Can birds control the sex of the eggs they lay? If so, how?

In the Wikipedia article on the house finch, I came across this interesting nugget:

I would have assumed that egg-laying is pretty much random, but this seems to indicate that the mother can selectively determine the sex of the eggs she is laying. How is that done?

Most birds use a similar genetic system to mammals for determining sex, except that it’s the female who has two different chromosomes, instead of the males like it is with us. So a mother finch (but not a father) might be able to control which chromosome is in the ovum that gets fertilized.

It’s not going to be something the bird has any awareness of.

I would guess it is achieved by the use of epigenetic controls, which make have an effect on which gametes are viable and which are not. This would occur as a response to environmental conditions triggered by the presence of the mites.

The Wikipedia article cites an article by Badyaev et al. (2006) for the egg-laying strategy of the house finch. This in turn cites the following review article:
Pike, T.W. and M. Petrie, 2003. Potential mechanisms of avian sex manipulation. Biol. Rev. 78:553-574. DOI: 10.1017/S1464793103006146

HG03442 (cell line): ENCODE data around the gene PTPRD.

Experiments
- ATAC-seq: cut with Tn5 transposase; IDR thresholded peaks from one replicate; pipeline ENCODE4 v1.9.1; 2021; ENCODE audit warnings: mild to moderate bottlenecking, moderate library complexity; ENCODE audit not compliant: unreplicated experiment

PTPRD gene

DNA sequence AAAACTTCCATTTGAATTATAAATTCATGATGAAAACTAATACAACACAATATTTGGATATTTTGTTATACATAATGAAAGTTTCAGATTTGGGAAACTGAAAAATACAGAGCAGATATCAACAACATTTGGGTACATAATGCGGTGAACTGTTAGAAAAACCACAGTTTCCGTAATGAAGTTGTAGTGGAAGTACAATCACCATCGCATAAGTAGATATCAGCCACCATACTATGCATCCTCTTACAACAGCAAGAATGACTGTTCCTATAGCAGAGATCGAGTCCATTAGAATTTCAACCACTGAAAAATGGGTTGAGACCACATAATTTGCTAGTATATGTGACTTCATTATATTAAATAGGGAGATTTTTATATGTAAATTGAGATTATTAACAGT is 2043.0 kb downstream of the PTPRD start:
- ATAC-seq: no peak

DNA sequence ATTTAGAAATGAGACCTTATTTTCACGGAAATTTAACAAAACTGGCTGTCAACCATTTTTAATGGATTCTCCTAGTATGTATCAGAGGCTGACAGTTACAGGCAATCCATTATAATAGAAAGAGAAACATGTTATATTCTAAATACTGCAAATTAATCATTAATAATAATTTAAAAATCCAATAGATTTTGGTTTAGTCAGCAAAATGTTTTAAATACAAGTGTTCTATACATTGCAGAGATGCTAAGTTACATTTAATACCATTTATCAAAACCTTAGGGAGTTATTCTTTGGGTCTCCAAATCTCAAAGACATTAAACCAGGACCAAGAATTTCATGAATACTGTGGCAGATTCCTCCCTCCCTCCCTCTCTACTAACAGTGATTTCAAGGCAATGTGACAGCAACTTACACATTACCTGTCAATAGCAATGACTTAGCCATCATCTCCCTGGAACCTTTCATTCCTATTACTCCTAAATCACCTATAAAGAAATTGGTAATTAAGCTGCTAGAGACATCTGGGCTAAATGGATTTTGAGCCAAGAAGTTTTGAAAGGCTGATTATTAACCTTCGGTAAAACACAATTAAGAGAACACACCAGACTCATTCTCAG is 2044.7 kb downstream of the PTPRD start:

The mechanisms outlined in the article are:

  1. Asynchronous follicular development - eggs of one sex develop faster in the ovary and hence get laid before eggs of the other sex

  2. Segregation distortion - non-random segregation of sex chromosomes at meiosis has been observed in insects though not in birds

  3. Selective resorbtion - abortion and subsequent reabsorbtion of yolk deposits of post-meiotic ova prior to ovulation

  4. Selective ovulation - non-random shedding of Z- and W-bearing ova following the completion of meiosis

  5. Sex-specific fertilization - there’s a possibility that the sperm themselves (despite all bearing Z chromosomes) might prefer to fertilize Z- or W-bearing eggs

  6. Sex-specific inhibition of zygote formation - possibly a consequence of hormonal action

  7. Sex-specific post-laying embryo mortality - eggs of one sex tend to die (or are killed) more than egss of the other sex

  8. Sex-specific incubation and ‘dump laying’ - egg size is correlated with sex in some species and the mother may subsequently prefer to incubate eggs of one size over the other

There may have been additional research published in the decade+ since the above articles were published. I’ll leave that for others to find.